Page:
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Brake Safety Week Brings Truck Brakes Into Compliance with Safety Standards

truck-brake-safety

Commercial vehicles are generally enormous—20 to 30 times the weight of the average passenger vehicle, in fact. These trucks and buses can do enormous damage in accidents with passenger cars and trucks, making it important that the driver be able to control them at all times. While brake safety is a critical component of vehicle control, the complex braking systems on large trucks and buses frequently escape inspection, resulting in serious accidents. One nonprofit group is seeking to address this issue with a week that draws attention to commercial vehicle brake safety.

Each year, the Commercial Vehicle Safety Alliance holds Brake Safety Week. This organization, composed of representatives from state and local law enforcement as well as federal regulators, teams up with the Federal Motor Carrier Safety Administration in spearheading this safety blitz. During this week, which was held this year on September 11-17, 2016, law enforcement officers inspect the brake systems on thousands of commercial vehicles to ensure that they are in safe working order. Drivers and carrier companies are supposed to check the brakes on their own vehicles on a regular basis, but these inspections do not always occur, nor do necessary repairs. After noticing a pattern of accidents involving brake failure on commercial vehicles, the CVSA began acting to reverse this trend. “[Commercial motor vehicle] brakes are designed to hold up under tough conditions, but they must be routinely inspected and maintained carefully and consistently so they operate and perform properly throughout the vehicle’s life,” the CVSA stated in a press release. “Improperly installed or poorly maintained brake systems can reduce braking efficiency and increase the stopping distance of trucks and buses, posing serious risks to driver and public safety.”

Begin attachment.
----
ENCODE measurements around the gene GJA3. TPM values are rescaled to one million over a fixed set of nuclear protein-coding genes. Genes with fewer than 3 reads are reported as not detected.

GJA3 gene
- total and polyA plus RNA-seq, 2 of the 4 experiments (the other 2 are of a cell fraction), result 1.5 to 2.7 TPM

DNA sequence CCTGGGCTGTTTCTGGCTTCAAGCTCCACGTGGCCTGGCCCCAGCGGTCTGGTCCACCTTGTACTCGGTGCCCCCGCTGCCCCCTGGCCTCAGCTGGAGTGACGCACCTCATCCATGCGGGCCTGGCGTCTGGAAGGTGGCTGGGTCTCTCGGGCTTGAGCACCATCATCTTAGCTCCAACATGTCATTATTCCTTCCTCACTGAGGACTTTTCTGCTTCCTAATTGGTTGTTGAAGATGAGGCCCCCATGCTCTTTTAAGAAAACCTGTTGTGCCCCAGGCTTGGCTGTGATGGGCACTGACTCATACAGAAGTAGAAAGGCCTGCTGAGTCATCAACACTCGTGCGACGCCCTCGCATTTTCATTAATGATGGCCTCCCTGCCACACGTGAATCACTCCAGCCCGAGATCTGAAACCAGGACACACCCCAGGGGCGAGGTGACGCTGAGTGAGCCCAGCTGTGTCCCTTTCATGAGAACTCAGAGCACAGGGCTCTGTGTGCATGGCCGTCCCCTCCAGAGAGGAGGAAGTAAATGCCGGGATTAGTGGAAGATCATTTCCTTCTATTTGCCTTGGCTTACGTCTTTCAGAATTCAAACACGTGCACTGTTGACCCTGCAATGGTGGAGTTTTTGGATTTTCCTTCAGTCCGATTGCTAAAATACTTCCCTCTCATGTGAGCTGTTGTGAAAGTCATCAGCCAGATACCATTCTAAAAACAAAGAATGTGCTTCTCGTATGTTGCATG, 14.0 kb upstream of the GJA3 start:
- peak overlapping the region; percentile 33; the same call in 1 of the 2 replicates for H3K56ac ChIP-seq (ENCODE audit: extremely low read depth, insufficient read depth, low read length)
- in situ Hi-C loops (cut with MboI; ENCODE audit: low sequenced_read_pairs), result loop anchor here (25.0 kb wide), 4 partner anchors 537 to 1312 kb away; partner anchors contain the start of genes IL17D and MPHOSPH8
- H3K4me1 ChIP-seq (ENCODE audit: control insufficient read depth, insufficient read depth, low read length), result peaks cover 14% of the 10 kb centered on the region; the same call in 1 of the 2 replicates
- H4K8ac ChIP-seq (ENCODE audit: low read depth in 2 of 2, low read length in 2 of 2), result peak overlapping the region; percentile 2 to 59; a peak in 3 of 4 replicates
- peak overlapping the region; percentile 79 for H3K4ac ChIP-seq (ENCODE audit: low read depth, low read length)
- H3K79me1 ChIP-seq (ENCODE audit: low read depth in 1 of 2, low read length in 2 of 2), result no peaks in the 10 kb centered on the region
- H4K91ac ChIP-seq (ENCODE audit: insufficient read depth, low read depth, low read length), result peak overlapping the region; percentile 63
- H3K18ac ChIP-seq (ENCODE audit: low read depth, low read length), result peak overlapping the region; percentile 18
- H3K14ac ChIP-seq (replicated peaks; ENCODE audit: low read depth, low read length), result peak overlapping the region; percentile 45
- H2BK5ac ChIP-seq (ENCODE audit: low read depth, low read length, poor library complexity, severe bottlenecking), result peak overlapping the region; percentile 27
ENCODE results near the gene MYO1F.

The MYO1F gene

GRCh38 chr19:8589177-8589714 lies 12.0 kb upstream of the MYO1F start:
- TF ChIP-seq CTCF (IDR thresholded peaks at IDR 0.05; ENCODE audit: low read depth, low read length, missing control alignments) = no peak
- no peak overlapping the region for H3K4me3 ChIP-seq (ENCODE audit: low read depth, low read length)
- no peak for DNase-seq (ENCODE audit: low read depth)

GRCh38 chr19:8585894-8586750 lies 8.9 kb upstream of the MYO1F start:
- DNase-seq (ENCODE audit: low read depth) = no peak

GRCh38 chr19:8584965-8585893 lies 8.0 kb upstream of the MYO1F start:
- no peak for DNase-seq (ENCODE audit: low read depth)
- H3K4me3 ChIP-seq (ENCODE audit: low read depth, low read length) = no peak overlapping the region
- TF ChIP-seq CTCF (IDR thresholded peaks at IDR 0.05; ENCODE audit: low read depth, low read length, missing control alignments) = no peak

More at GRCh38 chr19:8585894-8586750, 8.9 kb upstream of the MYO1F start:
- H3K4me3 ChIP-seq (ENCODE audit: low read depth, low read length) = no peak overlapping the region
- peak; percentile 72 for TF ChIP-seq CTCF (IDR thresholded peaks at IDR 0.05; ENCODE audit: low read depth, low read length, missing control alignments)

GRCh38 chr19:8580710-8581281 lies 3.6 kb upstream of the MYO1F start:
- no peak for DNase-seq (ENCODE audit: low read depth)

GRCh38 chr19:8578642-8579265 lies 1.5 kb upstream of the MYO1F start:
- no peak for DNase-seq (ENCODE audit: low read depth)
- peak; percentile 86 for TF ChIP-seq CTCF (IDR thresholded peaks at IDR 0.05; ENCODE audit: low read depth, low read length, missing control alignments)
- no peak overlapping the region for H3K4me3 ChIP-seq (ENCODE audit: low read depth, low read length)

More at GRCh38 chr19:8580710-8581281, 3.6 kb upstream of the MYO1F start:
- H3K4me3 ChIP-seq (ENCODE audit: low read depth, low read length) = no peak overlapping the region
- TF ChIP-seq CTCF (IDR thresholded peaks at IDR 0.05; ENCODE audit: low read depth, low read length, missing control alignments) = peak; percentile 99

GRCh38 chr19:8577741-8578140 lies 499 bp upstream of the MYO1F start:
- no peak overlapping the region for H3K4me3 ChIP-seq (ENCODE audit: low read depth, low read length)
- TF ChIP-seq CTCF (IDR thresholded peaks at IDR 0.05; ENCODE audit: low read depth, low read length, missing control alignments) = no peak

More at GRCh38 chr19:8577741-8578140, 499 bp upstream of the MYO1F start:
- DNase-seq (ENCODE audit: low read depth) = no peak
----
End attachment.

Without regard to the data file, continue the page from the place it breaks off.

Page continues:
When law enforcement finds issues of serious concern in a vehicle’s brake system, such as worn or cracked drums or pads, or leaks in the hydraulic fluid transport system, the vehicles will be taken out of service immediately. Last year alone, law enforcement subjected over 18,800 commercial vehicles to an inspection during Brake Safety Week, taking over 2,300 vehicles off the road when they failed to pass their inspection.

If you’ve been injured in a crash with a negligent tractor-trailer or semi-truck driver, get help collecting money damages to which you may be entitled by contacting the seasoned and aggressive personal injury attorneys at Whibbs Stone Barnett for a no-cost consultation, at 888-219-4561, with offices in Pensacola, Ft. Walton Beach, and Fairhope, Alabama.